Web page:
A HEALTH network aimed at meeting the needs of the Caribbean and African community has proved a success say organisers.

The Caribbean and African Health Network (CAHN) launched in October to change how the community gets information and resources to improve their health and wellbeing.

Charles Kwaku-Odoi, director of strategic partnerships for CAHN, said: “We had an amazing response to the launch of our network last year — it’s great to have so much support for such an important project.

"Since then, we have got straight to work on building relationships with a range of partners and formulating effective ways to ensure that Greater Manchester’s Caribbean and African residents have access to the information and support they need to be healthy and well.”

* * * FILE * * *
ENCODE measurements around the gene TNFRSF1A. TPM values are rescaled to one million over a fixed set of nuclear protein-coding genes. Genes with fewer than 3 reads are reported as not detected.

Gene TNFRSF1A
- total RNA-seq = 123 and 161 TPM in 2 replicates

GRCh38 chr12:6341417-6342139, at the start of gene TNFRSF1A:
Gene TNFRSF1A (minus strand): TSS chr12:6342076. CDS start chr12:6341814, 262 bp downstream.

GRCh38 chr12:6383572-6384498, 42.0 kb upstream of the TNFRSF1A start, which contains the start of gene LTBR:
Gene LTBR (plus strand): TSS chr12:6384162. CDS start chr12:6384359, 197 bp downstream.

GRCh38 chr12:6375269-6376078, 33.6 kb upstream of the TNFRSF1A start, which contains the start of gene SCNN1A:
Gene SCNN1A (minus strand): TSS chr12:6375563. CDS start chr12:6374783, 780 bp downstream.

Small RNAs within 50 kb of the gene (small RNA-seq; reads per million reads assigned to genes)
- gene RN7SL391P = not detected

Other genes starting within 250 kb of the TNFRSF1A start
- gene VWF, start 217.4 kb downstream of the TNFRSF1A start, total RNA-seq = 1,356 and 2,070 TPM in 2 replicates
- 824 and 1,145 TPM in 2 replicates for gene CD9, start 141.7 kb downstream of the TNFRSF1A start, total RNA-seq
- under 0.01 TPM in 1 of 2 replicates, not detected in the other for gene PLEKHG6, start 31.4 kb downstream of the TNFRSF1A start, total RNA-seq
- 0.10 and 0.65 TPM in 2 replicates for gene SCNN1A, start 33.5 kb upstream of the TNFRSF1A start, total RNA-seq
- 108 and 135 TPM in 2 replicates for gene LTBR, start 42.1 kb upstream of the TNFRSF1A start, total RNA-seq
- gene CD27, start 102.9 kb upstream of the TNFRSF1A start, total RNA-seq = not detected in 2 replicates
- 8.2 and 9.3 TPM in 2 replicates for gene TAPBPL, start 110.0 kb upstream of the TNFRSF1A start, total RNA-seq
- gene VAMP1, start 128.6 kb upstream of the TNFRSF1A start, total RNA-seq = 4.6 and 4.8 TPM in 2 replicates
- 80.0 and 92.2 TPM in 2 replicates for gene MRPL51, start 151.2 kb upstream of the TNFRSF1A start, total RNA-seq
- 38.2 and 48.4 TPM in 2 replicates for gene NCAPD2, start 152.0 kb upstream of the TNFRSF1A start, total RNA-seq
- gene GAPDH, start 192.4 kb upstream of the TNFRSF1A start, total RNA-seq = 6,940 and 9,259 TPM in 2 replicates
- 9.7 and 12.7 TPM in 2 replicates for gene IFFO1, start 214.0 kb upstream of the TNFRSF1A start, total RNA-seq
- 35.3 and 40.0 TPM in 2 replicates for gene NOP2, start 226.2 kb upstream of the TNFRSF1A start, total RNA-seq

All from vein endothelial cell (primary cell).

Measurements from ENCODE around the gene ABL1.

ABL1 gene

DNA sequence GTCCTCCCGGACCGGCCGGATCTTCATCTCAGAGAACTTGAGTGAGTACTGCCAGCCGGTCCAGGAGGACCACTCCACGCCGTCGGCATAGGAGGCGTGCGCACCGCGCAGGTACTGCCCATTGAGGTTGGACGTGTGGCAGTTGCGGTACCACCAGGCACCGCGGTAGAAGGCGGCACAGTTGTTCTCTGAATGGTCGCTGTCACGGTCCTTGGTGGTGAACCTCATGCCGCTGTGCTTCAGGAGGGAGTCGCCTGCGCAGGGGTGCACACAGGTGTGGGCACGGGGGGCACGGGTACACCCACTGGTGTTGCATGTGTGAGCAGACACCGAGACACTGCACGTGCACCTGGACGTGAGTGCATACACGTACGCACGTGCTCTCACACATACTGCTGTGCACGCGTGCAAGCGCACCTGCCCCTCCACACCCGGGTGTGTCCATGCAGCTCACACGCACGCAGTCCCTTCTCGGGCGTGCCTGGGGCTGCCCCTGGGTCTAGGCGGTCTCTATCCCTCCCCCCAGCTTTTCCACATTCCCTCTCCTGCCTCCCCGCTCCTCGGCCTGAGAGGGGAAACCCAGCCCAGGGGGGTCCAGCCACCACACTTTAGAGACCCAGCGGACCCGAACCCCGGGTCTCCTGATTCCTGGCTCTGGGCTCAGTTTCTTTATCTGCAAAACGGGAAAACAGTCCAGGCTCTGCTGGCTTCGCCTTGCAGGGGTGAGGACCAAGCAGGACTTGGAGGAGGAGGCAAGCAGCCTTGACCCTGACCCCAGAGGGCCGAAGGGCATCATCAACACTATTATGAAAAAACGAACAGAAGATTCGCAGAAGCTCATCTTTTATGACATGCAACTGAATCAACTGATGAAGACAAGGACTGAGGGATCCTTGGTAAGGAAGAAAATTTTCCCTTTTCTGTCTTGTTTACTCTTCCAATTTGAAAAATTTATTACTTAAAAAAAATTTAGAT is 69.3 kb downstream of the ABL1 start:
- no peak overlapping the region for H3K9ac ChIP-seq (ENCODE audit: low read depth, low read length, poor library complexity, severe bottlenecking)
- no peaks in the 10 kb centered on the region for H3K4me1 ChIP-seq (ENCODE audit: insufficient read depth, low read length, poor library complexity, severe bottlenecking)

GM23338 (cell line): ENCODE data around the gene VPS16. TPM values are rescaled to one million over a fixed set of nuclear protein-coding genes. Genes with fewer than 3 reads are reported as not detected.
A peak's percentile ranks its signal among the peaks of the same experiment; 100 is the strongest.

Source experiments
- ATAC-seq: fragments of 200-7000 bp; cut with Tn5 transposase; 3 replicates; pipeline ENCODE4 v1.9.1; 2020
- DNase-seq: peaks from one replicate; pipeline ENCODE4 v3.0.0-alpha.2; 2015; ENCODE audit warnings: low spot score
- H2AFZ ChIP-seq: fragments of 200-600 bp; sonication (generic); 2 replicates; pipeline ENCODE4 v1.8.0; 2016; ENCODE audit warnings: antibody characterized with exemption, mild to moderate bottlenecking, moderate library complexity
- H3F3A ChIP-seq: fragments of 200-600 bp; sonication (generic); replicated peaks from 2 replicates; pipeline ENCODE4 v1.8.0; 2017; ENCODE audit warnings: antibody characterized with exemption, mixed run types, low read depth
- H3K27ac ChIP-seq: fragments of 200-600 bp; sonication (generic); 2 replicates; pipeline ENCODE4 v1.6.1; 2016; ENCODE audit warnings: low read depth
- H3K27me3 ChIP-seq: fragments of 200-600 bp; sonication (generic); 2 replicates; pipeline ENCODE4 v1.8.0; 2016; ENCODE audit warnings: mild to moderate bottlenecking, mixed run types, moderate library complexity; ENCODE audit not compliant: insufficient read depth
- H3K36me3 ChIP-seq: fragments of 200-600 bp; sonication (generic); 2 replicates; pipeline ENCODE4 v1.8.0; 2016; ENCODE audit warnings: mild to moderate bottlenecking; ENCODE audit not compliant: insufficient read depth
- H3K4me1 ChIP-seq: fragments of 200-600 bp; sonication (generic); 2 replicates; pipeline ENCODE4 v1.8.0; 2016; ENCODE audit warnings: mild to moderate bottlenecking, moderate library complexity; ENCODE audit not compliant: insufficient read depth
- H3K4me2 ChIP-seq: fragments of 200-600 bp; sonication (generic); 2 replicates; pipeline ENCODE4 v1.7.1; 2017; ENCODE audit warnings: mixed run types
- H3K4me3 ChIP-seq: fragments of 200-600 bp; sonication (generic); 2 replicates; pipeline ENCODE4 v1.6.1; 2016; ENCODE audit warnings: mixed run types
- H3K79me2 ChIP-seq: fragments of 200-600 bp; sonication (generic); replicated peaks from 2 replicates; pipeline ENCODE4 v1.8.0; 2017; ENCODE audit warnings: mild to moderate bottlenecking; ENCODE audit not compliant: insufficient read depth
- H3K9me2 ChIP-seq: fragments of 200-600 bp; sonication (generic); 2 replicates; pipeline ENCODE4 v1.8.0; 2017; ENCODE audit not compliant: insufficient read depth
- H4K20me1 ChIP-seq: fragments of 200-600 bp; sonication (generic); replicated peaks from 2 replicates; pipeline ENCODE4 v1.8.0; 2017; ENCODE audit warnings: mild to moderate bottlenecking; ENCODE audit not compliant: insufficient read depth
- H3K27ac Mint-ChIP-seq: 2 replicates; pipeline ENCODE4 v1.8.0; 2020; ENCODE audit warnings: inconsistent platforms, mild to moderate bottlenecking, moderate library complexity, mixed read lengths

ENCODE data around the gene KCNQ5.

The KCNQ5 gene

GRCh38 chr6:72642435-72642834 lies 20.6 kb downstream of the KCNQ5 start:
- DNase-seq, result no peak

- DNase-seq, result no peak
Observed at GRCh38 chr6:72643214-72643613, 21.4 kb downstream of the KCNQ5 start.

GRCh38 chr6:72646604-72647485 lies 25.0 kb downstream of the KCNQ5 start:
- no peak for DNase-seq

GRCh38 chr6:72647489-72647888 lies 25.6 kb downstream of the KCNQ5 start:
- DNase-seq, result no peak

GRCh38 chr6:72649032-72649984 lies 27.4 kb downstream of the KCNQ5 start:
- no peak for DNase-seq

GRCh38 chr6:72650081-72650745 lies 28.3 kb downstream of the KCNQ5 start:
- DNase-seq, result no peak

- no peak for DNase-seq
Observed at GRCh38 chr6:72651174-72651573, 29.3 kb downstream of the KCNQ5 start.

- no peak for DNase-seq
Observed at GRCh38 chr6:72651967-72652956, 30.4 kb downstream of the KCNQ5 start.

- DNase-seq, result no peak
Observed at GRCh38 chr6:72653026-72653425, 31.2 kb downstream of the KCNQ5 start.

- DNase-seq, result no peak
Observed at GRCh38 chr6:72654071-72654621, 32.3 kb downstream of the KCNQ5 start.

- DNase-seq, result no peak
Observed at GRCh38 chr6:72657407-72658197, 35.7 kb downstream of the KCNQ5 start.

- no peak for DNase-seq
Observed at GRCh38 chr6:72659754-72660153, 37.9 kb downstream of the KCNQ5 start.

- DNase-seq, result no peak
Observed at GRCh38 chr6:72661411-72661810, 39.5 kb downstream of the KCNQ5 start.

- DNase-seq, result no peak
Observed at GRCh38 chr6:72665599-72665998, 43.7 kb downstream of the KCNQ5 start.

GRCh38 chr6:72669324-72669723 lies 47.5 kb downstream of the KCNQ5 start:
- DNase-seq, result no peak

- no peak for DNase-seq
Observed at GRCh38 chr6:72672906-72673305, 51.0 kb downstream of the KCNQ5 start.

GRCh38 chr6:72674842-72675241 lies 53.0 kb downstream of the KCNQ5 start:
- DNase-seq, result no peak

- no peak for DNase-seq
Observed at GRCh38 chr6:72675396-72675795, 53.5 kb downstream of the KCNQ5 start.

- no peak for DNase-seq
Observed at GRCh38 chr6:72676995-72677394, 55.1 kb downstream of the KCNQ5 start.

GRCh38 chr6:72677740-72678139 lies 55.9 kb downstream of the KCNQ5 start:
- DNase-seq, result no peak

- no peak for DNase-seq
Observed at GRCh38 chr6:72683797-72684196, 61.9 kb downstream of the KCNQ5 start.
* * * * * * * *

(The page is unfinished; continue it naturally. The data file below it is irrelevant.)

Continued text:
The network has been auditing health services offered by faith groups in places of worship across Greater Manchester and is also running a health literacy programme to help people in the community navigate the health and social care system.

Across the region 61 organisations have signed up as members of CAHN and more than 30 people have registered as affiliated members.

Jon Rouse, chief officer of Greater Manchester Health and Social Care Partnership, said: “We welcome the formation of CAHN and hope it will help us to gain a better understanding of the needs of this community. Reducing inequalities is a core priority for us over the coming years.

“This is a great example of the difference that devolution can make. With more decisions being made at a local level, we have an opportunity to involve a broader range of groups, organisations, and partners in the shaping of local services.”

CAHN is being supported by partnerships in the voluntary, health and local government sectors and the social care partnership has committed to continuing to help the network.